CO2 projects get go-ahead

NEW ways to capture carbon dioxide from power plants and store it securely will be investigated in eight projects selected for funding by the Department of Energy's Office of Fossil Energy.
CO2 projects get go-ahead CO2 projects get go-ahead CO2 projects get go-ahead CO2 projects get go-ahead CO2 projects get go-ahead

Photo courtesy London Power Company/World Coal Institute

Angie Tomlinson

The projects will explore innovative technologies that could lead to practical and cost-effective means of capturing and sequestering carbon dioxide.

The projects were selected under a solicitation announced in May 2003 by the National Energy Technology Laboratory for proposals to conduct research in areas of advanced separation techniques, advanced subsurface technologies, advanced geochemical methods for sequestering carbon, and novel niches.

Four of the newly selected projects will focus on advanced separation techniques to capture carbon dioxide and hydrogen from fossil-fueled power plants. Two of these will study high-temperature membranes, one will investigate a new carbon dioxide absorbent, and one will look at nanoscale materials-on a scale approximately 40,000 times smaller than the width of a human hair-as separation agents.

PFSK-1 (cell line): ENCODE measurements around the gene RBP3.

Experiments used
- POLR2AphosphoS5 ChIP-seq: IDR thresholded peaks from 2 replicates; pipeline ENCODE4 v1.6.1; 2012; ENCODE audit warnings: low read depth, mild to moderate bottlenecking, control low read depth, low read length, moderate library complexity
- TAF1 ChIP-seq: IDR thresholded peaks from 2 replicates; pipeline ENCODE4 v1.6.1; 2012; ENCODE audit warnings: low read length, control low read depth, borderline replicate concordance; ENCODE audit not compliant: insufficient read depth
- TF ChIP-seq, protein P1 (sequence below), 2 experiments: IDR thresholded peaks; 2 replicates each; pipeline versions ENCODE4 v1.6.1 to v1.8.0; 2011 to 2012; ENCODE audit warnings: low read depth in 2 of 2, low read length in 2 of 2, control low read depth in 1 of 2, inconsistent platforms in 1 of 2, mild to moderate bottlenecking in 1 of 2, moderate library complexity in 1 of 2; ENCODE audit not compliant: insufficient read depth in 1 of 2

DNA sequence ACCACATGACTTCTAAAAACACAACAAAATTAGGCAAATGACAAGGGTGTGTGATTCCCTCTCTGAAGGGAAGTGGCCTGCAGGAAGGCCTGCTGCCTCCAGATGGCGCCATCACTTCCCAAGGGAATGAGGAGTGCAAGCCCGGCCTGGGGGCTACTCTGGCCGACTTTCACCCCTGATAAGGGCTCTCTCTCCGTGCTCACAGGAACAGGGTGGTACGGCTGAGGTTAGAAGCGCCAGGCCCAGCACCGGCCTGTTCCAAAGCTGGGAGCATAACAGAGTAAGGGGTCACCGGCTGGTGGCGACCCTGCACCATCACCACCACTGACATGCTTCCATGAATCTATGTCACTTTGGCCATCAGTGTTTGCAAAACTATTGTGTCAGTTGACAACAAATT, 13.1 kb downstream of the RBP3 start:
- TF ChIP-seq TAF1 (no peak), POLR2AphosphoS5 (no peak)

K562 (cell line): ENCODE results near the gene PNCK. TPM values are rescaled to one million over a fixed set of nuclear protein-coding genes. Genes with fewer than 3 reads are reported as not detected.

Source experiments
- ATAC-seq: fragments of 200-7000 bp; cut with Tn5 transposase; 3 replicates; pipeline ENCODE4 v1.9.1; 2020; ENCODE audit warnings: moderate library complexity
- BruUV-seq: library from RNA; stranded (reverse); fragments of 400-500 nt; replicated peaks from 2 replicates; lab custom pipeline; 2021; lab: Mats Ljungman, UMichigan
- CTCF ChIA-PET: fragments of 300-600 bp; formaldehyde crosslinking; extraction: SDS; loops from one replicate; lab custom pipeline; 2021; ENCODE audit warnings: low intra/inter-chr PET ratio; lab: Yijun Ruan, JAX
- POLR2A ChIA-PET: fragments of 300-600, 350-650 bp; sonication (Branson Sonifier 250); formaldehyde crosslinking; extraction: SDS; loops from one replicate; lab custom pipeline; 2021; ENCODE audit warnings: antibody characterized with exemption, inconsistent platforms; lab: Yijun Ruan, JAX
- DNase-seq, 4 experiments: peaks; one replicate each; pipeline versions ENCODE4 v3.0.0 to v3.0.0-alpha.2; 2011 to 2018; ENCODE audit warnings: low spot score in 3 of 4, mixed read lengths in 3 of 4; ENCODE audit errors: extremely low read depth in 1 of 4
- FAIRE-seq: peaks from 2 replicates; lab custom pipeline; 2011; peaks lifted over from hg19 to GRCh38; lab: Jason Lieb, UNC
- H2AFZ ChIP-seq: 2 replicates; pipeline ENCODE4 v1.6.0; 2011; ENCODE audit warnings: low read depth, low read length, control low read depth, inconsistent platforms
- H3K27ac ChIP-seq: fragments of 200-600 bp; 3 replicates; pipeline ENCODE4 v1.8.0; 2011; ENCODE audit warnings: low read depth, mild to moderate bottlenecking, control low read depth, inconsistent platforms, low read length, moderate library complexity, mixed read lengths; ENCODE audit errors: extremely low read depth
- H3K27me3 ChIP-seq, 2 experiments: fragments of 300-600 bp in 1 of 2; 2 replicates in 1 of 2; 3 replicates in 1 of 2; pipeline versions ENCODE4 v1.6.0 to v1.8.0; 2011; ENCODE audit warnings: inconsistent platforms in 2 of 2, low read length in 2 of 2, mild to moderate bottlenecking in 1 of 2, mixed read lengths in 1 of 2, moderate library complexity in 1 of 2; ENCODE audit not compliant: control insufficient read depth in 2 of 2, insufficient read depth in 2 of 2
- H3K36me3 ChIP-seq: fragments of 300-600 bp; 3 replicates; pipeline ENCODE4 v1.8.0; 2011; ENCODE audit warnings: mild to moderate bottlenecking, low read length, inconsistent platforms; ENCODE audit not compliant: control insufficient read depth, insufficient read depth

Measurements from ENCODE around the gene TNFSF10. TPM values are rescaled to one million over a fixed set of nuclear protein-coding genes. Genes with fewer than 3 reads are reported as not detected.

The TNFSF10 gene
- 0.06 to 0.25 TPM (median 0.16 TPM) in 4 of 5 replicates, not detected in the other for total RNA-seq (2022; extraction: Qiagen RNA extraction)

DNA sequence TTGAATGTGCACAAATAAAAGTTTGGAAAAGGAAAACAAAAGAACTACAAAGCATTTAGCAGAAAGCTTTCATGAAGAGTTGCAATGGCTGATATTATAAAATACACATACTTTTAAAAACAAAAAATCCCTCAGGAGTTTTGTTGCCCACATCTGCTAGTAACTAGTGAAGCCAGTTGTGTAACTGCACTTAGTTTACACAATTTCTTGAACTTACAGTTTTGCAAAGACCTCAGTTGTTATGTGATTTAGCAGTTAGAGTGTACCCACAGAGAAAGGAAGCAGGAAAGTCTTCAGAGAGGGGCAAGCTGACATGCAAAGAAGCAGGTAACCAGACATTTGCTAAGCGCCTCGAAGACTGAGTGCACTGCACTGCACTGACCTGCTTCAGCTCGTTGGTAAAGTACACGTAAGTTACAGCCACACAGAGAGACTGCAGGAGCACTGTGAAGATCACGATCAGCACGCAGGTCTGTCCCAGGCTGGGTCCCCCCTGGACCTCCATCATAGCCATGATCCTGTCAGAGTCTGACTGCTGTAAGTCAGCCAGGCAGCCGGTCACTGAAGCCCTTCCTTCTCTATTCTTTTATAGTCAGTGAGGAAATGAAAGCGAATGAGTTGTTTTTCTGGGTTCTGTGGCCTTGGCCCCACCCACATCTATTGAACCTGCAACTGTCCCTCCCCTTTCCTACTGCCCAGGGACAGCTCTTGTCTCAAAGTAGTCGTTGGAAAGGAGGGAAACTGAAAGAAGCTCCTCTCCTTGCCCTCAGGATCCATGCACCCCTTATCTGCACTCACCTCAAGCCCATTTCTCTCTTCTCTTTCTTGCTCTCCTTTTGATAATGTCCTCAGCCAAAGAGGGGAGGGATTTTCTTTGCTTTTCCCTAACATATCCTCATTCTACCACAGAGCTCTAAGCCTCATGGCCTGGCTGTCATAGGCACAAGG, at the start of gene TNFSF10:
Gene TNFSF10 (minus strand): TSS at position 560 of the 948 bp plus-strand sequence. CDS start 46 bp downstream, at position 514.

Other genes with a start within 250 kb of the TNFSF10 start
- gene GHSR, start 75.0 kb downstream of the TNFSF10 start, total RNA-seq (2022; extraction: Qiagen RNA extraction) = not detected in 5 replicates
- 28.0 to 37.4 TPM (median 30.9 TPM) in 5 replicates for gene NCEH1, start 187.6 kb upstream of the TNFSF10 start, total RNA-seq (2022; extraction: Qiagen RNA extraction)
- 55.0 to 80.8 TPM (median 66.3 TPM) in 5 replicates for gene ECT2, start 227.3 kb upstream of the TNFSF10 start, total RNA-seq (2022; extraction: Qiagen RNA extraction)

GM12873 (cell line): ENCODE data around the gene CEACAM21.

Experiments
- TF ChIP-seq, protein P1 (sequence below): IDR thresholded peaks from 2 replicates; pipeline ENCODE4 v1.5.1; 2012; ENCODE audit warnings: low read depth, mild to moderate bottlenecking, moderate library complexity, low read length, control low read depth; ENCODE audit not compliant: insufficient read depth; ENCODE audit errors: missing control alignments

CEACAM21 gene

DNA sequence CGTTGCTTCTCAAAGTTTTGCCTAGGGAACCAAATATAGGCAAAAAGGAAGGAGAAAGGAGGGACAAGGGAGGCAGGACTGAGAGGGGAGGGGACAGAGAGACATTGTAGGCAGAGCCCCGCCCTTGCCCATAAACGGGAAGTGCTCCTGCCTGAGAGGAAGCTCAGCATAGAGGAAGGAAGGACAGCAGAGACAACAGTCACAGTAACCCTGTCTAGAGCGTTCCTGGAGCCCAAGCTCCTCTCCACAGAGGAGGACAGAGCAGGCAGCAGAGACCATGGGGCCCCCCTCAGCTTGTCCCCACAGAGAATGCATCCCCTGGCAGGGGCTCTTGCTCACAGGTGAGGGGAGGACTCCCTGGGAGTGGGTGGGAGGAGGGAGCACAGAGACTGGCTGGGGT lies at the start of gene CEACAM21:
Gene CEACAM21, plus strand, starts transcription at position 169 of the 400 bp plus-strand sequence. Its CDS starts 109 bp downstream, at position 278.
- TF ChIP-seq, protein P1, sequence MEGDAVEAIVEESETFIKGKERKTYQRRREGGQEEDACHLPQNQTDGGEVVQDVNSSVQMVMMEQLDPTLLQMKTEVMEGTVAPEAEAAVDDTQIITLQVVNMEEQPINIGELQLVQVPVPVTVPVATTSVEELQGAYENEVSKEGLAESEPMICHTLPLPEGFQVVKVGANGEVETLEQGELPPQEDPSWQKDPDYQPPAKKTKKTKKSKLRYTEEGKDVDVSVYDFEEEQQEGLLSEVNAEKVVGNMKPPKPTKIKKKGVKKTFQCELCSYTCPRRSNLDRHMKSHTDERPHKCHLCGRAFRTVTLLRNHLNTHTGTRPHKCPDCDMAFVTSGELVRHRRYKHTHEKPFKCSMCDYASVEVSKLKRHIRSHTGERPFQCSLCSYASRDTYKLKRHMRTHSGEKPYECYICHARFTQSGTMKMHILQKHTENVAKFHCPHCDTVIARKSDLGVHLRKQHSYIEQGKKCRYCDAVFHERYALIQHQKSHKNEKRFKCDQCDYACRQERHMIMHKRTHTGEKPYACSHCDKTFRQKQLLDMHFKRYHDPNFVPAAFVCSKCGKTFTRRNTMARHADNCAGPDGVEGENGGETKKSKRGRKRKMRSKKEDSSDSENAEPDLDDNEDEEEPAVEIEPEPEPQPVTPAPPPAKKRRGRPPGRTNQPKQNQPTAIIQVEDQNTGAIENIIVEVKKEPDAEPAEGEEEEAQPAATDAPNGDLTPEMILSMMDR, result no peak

Three of the remaining projects will focus on advanced subsurface technologies and geochemical methods for sequestering carbon. Sequestration with these methods could offer permanent disposal of carbon dioxide by forming geologically stable rock-like structures called mineral carbonates. Carbonates are formed when minerals such as limestone, olivine, and serpentine react with carbon dioxide.

The eighth project falls under the technical area "novel niches," which includes novel concepts involving carbon dioxide recycling and products. For this project, biocatalysts-microorganisms and their enzymes-will cause chemical reactions that can potentially convert carbon dioxide to value-added products, and ensure permanent storage of carbon dioxide.

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